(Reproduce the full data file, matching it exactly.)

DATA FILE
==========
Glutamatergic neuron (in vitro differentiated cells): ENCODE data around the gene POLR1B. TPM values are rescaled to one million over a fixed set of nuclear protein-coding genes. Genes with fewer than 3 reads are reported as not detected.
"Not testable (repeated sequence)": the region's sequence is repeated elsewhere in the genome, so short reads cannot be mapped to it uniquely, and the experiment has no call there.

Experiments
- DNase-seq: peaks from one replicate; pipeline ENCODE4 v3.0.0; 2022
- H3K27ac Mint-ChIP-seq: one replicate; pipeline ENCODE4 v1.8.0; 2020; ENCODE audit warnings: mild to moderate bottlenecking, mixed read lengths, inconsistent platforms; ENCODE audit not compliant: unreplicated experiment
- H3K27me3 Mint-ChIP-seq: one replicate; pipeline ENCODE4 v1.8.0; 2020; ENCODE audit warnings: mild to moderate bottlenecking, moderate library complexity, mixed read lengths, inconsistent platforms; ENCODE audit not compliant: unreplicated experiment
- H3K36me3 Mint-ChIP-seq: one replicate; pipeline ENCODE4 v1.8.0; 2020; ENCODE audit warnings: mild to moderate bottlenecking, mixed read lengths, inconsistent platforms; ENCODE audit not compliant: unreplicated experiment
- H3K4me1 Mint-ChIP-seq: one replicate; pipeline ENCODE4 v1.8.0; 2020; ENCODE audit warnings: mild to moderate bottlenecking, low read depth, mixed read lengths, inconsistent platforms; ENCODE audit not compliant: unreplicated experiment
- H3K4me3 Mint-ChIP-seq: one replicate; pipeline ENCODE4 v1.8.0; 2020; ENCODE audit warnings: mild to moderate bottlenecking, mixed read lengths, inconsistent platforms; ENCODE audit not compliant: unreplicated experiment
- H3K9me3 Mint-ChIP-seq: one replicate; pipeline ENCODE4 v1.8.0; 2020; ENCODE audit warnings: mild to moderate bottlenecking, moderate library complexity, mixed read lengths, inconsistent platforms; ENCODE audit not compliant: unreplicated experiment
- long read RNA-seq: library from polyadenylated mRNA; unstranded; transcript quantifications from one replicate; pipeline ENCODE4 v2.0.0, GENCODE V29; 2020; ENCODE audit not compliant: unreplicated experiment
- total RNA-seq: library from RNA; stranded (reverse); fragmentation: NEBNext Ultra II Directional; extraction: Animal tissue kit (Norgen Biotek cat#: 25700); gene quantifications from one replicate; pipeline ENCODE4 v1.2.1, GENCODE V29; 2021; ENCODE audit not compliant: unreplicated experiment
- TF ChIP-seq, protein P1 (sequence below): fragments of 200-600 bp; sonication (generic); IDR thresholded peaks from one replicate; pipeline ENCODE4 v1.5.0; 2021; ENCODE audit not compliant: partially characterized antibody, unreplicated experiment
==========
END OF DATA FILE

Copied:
Glutamatergic neuron (in vitro differentiated cells): ENCODE data around the gene POLR1B. TPM values are rescaled to one million over a fixed set of nuclear protein-coding genes. Genes with fewer than 3 reads are reported as not detected.
"Not testable (repeated sequence)": the region's sequence is repeated elsewhere in the genome, so short reads cannot be mapped to it uniquely, and the experiment has no call there.

Experiments
- DNase-seq: peaks from one replicate; pipeline ENCODE4 v3.0.0; 2022
- H3K27ac Mint-ChIP-seq: one replicate; pipeline ENCODE4 v1.8.0; 2020; ENCODE audit warnings: mild to moderate bottlenecking, mixed read lengths, inconsistent platforms; ENCODE audit not compliant: unreplicated experiment
- H3K27me3 Mint-ChIP-seq: one replicate; pipeline ENCODE4 v1.8.0; 2020; ENCODE audit warnings: mild to moderate bottlenecking, moderate library complexity, mixed read lengths, inconsistent platforms; ENCODE audit not compliant: unreplicated experiment
- H3K36me3 Mint-ChIP-seq: one replicate; pipeline ENCODE4 v1.8.0; 2020; ENCODE audit warnings: mild to moderate bottlenecking, mixed read lengths, inconsistent platforms; ENCODE audit not compliant: unreplicated experiment
- H3K4me1 Mint-ChIP-seq: one replicate; pipeline ENCODE4 v1.8.0; 2020; ENCODE audit warnings: mild to moderate bottlenecking, low read depth, mixed read lengths, inconsistent platforms; ENCODE audit not compliant: unreplicated experiment
- H3K4me3 Mint-ChIP-seq: one replicate; pipeline ENCODE4 v1.8.0; 2020; ENCODE audit warnings: mild to moderate bottlenecking, mixed read lengths, inconsistent platforms; ENCODE audit not compliant: unreplicated experiment
- H3K9me3 Mint-ChIP-seq: one replicate; pipeline ENCODE4 v1.8.0; 2020; ENCODE audit warnings: mild to moderate bottlenecking, moderate library complexity, mixed read lengths, inconsistent platforms; ENCODE audit not compliant: unreplicated experiment
- long read RNA-seq: library from polyadenylated mRNA; unstranded; transcript quantifications from one replicate; pipeline ENCODE4 v2.0.0, GENCODE V29; 2020; ENCODE audit not compliant: unreplicated experiment
- total RNA-seq: library from RNA; stranded (reverse); fragmentation: NEBNext Ultra II Directional; extraction: Animal tissue kit (Norgen Biotek cat#: 25700); gene quantifications from one replicate; pipeline ENCODE4 v1.2.1, GENCODE V29; 2021; ENCODE audit not compliant: unreplicated experiment
- TF ChIP-seq, protein P1 (sequence below): fragments of 200-600 bp; sonication (generic); IDR thresholded peaks from one replicate; pipeline ENCODE4 v1.5.0; 2021; ENCODE audit not compliant: partially characterized antibody, unreplicated experiment